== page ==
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Cortinarius meinhardii Bon

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Scientific name
Cortinarius meinhardii
Common names
Dottergelber Klumpfuß
IUCN Specialist Group
Mushroom, Bracket and Puffball
Assessment status
Assessment date
IUCN Red List Category
Brandrud, T.-E.
Kałucka, I.L. & Iršėnaitė, R.

Assessment Notes

The content on this page is fetched from The IUCN Red List of Threatened Species: https://www.iucnredlist.org/species/147851191/147851218


Cortinarius meinhardii is a European species associated with Picea abies, Abies alba and Pinus sylvestris. Its major habitats are calcareous Picea-Pinus or Picea-Abies forests of N or C Europe, forest types with many habitat-specific taxa of Cortinarius, subgenus Phlegmacium.  

The Phlegmacium-rich, calcareous Picea, Pinus or Abies forests often occupy small and fragmented areas, and the habitats are vulnerable of habitat loss due to urbanization, lime quarries, etc, and to decreased ecological conditions due to modern forestry (with clear-cuts).  

The decline of the calcareous Picea-Pinus-Abies forests in a period of 50 years (three generations) is inferred to have magnitude of 15-20%, and it is suspected to continue in the future. Based on this, the species is assessed as NT according to the A-criterion (A2c+3c+4c) (species/habitat decline >15%).

Geographic range

As many other European calciphilous Phlegmacium Picea/conifer associates, Cortinarius meinhardii shows a more or less bicentric distribution, restricted mainly to Central Scandinavia-Estonia of N Europe and the Jura-Prealp-Carpathian region of C Europe. The species is also recorded in montane areas of S Europe (Pyrenees, Apennines), and also from montane Turkey. The species is recorded up to 1,600-1,700 m asl in the Pyrenees and the Alps. It is also possible that the species is present in Poland and Slovakia, although there are still no records there.

Population and Trends

Cortinarius meinhardii is known from approx. 100 sites/localities in Scandinavia, according to data from national Red Lists of Sweden and Norway, and from approx. 200 sites/localities of C-S Europe (60 sites in Germany; 80 sites from Austria), according to databases and several regional reports. The total population is estimated to approx. 3,000 localities, which is equivalent to approx. 60,000 mature individuals (Dahlberg and Mueller 2011).

The decline of the calcareous Picea-Pinus-Abies forests in a period of about 50 years (three generations) is estimated to be in the magnitude of 15-20%. Based on this, the population is suspected to have declined at a similar rate.

Population Trend: decreasing

Habitat and Ecology

Cortinarius meinhardii is associated with Picea abies, Abies alba and more rarely Pinus sylvestris. Its major habitats are (strongly) calcareous, mossy, herb-rich Picea-Pinus or Picea-Abies forests of N or C Europe, forest types with many habitat-specific taxa of Cortinarius, subgenus Phlegmacium. The species occurs mainly in old-growth forests.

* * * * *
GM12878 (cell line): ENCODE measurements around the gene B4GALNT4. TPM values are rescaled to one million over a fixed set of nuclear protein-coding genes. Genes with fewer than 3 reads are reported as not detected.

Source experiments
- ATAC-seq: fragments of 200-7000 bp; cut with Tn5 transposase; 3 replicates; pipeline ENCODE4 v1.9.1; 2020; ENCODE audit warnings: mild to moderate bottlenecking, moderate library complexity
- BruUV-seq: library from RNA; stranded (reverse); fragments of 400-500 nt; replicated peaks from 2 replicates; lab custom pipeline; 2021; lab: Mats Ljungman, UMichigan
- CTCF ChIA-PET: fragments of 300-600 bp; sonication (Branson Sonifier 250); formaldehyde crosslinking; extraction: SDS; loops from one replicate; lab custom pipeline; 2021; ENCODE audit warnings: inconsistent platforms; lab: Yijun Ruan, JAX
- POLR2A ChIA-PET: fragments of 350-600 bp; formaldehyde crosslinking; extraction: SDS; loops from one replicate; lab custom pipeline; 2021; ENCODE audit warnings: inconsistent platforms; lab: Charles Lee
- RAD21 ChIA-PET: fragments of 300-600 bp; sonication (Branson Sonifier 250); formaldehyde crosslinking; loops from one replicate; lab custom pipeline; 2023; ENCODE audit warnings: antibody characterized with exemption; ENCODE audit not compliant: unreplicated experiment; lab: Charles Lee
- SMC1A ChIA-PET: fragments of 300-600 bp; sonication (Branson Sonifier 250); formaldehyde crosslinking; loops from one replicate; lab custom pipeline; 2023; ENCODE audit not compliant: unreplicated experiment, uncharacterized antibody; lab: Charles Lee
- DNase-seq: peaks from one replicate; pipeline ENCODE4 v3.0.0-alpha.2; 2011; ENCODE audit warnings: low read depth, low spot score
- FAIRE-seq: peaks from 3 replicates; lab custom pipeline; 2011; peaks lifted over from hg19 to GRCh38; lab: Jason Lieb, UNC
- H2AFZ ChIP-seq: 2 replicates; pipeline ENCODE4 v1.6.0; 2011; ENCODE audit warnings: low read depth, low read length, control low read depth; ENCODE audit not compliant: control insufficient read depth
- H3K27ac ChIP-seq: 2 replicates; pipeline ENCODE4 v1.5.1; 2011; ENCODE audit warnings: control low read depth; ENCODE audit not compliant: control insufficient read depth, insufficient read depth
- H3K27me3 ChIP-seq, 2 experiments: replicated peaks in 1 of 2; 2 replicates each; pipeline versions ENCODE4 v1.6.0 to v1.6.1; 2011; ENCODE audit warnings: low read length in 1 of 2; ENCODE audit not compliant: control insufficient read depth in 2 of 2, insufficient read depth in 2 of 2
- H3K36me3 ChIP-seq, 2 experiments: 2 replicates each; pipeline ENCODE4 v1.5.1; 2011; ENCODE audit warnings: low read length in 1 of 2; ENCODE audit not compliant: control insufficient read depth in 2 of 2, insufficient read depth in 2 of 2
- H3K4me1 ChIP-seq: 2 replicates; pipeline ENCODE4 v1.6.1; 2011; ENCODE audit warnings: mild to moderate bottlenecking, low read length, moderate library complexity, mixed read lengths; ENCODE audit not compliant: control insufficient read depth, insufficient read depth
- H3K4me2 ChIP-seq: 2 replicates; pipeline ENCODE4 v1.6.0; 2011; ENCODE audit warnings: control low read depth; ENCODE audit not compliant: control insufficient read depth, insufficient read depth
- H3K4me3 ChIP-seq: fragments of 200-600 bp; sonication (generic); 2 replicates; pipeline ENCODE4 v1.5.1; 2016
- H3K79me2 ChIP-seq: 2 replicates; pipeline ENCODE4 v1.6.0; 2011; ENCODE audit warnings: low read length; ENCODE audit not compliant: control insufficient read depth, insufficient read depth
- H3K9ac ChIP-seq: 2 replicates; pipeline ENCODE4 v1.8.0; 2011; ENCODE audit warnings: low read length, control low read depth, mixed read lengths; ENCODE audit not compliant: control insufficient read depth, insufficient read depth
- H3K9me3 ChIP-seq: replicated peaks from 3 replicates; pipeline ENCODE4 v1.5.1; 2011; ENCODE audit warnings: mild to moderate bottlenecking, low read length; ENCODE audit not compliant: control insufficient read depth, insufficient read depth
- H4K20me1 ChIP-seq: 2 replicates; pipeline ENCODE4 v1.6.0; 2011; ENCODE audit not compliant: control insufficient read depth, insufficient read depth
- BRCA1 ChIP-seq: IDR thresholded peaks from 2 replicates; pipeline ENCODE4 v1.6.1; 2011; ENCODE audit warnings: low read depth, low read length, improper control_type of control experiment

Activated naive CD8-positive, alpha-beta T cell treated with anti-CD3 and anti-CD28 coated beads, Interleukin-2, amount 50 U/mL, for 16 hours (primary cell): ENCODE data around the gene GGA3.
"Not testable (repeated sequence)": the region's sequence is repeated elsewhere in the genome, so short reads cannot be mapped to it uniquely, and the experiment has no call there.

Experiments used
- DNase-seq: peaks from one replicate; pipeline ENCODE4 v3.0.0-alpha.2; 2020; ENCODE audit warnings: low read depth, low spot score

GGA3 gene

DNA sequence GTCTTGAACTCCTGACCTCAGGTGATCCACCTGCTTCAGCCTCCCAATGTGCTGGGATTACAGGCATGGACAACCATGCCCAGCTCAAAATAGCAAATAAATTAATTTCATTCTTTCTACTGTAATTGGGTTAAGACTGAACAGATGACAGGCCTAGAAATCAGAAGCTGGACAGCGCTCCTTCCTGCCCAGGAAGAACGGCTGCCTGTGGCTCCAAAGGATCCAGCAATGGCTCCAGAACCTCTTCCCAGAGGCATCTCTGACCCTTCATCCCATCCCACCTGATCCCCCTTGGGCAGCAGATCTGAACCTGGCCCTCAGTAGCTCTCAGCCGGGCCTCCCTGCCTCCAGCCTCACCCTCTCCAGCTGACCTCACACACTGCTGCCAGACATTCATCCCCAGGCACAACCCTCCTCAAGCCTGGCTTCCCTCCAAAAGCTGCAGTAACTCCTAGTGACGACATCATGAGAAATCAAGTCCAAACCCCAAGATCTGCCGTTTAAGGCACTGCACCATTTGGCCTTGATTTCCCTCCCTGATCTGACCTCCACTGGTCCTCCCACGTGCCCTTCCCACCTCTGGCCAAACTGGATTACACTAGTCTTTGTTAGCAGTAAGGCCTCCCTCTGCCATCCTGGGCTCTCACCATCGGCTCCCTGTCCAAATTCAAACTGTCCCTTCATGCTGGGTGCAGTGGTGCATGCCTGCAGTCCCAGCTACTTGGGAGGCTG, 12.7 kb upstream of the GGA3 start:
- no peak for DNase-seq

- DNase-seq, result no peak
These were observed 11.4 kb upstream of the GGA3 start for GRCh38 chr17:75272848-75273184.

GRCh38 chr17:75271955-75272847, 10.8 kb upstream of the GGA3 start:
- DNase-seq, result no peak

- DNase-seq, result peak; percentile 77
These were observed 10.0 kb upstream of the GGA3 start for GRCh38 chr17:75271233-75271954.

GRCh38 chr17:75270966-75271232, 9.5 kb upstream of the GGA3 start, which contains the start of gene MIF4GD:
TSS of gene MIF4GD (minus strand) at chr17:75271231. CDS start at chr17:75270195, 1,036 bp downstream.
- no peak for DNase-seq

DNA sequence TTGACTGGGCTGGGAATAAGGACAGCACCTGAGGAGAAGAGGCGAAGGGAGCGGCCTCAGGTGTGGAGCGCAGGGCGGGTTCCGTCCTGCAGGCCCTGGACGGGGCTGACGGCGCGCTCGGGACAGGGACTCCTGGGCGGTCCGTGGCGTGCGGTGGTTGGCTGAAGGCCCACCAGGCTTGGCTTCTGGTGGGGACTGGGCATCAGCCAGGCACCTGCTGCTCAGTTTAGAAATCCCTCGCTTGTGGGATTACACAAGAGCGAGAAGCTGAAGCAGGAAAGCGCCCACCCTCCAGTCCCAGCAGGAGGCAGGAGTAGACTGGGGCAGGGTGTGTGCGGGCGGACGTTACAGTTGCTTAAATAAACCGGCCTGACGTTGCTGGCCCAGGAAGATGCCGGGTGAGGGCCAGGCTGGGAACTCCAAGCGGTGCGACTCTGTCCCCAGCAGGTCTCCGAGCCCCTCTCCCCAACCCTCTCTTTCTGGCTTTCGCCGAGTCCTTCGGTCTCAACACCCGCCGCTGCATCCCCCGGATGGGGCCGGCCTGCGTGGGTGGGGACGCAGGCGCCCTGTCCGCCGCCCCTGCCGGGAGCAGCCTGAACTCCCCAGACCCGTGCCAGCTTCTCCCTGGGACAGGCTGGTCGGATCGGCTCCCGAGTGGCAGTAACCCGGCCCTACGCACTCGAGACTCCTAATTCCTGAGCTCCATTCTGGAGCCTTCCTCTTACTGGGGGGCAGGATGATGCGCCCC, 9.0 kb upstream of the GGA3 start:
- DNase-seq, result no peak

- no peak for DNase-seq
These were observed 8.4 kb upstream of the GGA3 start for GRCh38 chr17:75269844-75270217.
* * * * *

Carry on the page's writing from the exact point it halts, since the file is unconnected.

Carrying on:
In Scandinavia, the species occurs in calcareous spruce forests or semi-open calcareous pine forests, usually with scattered spruce. The species is found in boreonemoral-southern boreal-middle boreal regions up to 500 m asl. 

In C Europe, the species occurs in montane, calcareous spruce-fir forests as well as more subalpine, calcareous spruce forests, reported up to 1,600-1,700 m asl. In the Swiss Alps as well as in the Pyrenéenes. In the Pyrenées the species is recorded from Pinus sylvestris forests (without Picea or Abies). In Turkey the species is reported from montane Cedar forests.


Cortinarius meinhardii and its habitats (calcareous Picea-Abies-Pinus forests) have been declining e.g. due to area loss (urbanization, including tourist resorts, road constructions, expansion of limestone quarries) as well as decreased habitat quality/ecological conditions due to modern forestry with clear-cuttings. Forest statistics from Austria indicate that forestry activity has been doubled the last 40 years, and according to a Habitat Red List in Austria (Essl and Egger 2010), the Abies-Picea forests are endangered in many regions of Austria. The major habitat of C. meinhardii in Norway, the calcareous pine (spruce) forests of SE Telemark County has declined by >50% due to areal loss since 1970 (and the forest type is listed as VU in Norway) (Brandrud and Bendiksen 2018).

Conservation Actions

To prevent decline and further fragmentation of calcareous Picea-Abies-Pinus forests with good habitat quality, it is important to set aside reserves on calcareous hotspots, housing many rare/threatened, habitat-specific species such as C. cupreorufus, C. dalecarlicus and C. sulfurinus. It is furthermore important to establish also sites with a less strict conservation regime, such as woodland key biotopes, where some non-destructive human activities are accepted (such as non-intensive forestry, with closed cutting).

More mapping/surveying and monitoring of C. meinhardii is needed. The species is striking, and its occurrences are rather well documented in Scandinavia and the Prealp region. However, the species is little documented from e.g. the Carpathians, where it probably has a wider distribution, probably also in the Balkan region. Finally, more documentation on the degree of decline of the habitats themselves is needed.

Use and Trade

The species is not used.

Source and Citation

Brandrud, T.-E. 2019. Cortinarius meinhardii. The IUCN Red List of Threatened Species 2019: e.T147851191A147851218. https://dx.doi.org/10.2305/IUCN.UK.2019-2.RLTS.T147851191A147851218.en .Accessed on 1 February 2024

Country occurrence